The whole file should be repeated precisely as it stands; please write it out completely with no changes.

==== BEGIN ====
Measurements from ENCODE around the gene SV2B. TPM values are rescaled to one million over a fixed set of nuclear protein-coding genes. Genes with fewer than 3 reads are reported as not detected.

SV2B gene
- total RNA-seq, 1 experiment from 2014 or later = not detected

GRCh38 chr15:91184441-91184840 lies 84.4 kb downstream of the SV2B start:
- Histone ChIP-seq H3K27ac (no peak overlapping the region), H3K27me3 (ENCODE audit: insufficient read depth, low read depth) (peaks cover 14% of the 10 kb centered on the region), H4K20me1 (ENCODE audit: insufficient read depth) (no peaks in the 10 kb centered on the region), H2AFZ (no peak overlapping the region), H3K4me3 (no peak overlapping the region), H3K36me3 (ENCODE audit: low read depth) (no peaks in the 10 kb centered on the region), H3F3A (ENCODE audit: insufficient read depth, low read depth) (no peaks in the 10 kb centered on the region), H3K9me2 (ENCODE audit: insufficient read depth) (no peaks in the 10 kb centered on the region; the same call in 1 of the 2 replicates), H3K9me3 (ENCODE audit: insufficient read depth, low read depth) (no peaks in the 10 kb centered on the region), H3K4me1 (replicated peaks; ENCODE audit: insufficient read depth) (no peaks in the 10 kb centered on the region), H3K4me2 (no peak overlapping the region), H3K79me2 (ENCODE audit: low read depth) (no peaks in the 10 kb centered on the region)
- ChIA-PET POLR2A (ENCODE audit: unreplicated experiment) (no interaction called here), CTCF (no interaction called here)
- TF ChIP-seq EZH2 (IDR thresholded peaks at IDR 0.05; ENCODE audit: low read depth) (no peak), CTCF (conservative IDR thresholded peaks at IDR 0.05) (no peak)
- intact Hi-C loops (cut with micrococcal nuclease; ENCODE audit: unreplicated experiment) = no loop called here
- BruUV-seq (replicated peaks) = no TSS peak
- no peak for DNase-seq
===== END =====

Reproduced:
Measurements from ENCODE around the gene SV2B. TPM values are rescaled to one million over a fixed set of nuclear protein-coding genes. Genes with fewer than 3 reads are reported as not detected.

SV2B gene
- total RNA-seq, 1 experiment from 2014 or later = not detected

GRCh38 chr15:91184441-91184840 lies 84.4 kb downstream of the SV2B start:
- Histone ChIP-seq H3K27ac (no peak overlapping the region), H3K27me3 (ENCODE audit: insufficient read depth, low read depth) (peaks cover 14% of the 10 kb centered on the region), H4K20me1 (ENCODE audit: insufficient read depth) (no peaks in the 10 kb centered on the region), H2AFZ (no peak overlapping the region), H3K4me3 (no peak overlapping the region), H3K36me3 (ENCODE audit: low read depth) (no peaks in the 10 kb centered on the region), H3F3A (ENCODE audit: insufficient read depth, low read depth) (no peaks in the 10 kb centered on the region), H3K9me2 (ENCODE audit: insufficient read depth) (no peaks in the 10 kb centered on the region; the same call in 1 of the 2 replicates), H3K9me3 (ENCODE audit: insufficient read depth, low read depth) (no peaks in the 10 kb centered on the region), H3K4me1 (replicated peaks; ENCODE audit: insufficient read depth) (no peaks in the 10 kb centered on the region), H3K4me2 (no peak overlapping the region), H3K79me2 (ENCODE audit: low read depth) (no peaks in the 10 kb centered on the region)
- ChIA-PET POLR2A (ENCODE audit: unreplicated experiment) (no interaction called here), CTCF (no interaction called here)
- TF ChIP-seq EZH2 (IDR thresholded peaks at IDR 0.05; ENCODE audit: low read depth) (no peak), CTCF (conservative IDR thresholded peaks at IDR 0.05) (no peak)
- intact Hi-C loops (cut with micrococcal nuclease; ENCODE audit: unreplicated experiment) = no loop called here
- BruUV-seq (replicated peaks) = no TSS peak
- no peak for DNase-seq